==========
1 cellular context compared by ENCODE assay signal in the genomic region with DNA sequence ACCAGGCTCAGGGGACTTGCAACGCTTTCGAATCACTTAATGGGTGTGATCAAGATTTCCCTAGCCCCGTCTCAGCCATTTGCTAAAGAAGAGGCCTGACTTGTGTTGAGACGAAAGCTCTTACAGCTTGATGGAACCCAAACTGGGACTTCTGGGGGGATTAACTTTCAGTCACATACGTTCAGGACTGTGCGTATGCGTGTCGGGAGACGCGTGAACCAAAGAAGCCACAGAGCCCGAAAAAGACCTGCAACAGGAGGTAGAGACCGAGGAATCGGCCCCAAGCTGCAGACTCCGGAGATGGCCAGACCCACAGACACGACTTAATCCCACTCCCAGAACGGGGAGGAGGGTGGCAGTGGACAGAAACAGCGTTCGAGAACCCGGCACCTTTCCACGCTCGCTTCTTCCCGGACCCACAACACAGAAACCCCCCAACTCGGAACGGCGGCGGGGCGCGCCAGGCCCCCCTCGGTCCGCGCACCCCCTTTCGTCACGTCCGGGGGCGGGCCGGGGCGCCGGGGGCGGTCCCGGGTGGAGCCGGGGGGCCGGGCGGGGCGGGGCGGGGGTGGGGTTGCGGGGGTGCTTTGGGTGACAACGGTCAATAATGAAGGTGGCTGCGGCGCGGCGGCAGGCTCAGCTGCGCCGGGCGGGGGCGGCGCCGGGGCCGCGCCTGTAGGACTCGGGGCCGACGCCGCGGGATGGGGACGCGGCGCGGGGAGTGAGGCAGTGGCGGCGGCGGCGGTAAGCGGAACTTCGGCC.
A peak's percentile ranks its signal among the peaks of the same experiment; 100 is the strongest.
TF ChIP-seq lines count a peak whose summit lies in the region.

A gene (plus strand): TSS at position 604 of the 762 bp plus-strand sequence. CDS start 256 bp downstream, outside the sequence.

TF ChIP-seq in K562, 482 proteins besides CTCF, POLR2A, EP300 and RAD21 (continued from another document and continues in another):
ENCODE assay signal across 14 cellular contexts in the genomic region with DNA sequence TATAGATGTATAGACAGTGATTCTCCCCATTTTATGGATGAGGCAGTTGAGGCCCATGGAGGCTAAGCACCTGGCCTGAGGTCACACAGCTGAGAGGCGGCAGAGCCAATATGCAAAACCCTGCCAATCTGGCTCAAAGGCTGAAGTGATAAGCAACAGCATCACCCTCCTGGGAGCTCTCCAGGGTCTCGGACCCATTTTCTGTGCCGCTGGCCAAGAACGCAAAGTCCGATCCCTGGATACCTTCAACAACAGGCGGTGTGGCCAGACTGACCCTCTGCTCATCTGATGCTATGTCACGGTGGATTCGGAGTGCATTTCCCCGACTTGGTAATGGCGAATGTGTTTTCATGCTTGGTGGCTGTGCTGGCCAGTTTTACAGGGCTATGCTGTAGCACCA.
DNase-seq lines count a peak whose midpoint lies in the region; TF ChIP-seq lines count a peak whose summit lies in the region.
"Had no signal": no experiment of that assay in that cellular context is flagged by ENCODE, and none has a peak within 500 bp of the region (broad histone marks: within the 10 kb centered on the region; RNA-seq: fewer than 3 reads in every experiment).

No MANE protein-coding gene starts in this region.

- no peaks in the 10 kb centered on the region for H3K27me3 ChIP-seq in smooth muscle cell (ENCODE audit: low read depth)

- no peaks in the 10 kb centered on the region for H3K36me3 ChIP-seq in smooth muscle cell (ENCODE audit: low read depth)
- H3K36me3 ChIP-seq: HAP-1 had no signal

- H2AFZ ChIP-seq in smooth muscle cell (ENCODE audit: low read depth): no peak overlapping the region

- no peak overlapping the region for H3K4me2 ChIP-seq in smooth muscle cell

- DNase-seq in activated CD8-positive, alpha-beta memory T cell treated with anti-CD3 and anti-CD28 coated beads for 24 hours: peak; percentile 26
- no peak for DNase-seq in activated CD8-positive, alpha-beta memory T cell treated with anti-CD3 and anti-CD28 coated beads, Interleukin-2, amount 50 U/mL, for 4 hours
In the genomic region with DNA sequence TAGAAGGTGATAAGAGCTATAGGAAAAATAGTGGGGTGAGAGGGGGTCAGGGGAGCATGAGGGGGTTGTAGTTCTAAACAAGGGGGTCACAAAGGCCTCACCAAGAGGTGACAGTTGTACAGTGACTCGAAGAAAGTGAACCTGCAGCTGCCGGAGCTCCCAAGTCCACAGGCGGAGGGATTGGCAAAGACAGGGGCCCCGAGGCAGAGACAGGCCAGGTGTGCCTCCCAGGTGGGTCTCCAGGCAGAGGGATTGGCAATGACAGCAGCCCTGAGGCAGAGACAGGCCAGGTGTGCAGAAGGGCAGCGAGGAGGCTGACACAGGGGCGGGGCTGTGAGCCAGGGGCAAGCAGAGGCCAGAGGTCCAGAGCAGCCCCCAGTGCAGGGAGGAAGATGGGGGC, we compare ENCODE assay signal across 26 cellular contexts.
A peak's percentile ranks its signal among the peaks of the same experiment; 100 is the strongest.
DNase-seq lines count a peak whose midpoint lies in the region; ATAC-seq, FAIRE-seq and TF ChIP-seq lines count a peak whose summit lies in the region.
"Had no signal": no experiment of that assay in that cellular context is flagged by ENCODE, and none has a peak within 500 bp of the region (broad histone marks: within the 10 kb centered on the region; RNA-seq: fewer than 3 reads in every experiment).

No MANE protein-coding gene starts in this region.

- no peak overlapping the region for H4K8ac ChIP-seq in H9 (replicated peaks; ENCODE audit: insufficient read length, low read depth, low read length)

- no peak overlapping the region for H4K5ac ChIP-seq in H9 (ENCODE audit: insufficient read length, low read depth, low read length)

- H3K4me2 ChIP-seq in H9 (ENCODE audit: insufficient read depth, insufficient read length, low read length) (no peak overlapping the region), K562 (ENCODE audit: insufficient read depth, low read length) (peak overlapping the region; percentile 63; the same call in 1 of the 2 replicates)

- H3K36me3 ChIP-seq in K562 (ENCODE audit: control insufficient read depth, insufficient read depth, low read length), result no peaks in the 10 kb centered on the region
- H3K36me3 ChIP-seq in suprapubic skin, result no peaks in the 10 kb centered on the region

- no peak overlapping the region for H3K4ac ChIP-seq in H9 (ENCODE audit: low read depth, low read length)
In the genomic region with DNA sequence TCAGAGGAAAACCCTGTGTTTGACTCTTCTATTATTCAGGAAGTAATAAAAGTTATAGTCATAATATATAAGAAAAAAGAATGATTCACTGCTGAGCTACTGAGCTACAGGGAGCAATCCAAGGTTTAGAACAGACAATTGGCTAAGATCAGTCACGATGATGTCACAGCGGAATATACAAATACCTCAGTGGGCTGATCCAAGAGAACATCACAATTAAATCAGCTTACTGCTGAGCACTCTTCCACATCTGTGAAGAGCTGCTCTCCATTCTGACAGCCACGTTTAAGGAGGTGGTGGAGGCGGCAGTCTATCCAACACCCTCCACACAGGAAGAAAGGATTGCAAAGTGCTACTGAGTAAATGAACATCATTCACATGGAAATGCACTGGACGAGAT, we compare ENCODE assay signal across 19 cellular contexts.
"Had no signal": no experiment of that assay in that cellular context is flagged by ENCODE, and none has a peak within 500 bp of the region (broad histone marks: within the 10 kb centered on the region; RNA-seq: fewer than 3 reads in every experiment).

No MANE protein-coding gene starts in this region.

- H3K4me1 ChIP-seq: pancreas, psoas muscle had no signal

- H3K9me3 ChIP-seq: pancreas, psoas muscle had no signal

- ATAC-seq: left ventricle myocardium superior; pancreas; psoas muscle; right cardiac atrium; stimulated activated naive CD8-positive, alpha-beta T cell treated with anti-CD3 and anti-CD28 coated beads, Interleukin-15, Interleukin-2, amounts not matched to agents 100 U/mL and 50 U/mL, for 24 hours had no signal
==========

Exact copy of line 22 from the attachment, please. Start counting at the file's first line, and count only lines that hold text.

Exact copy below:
- no peak overlapping the region for H4K8ac ChIP-seq in H9 (replicated peaks; ENCODE audit: insufficient read length, low read depth, low read length)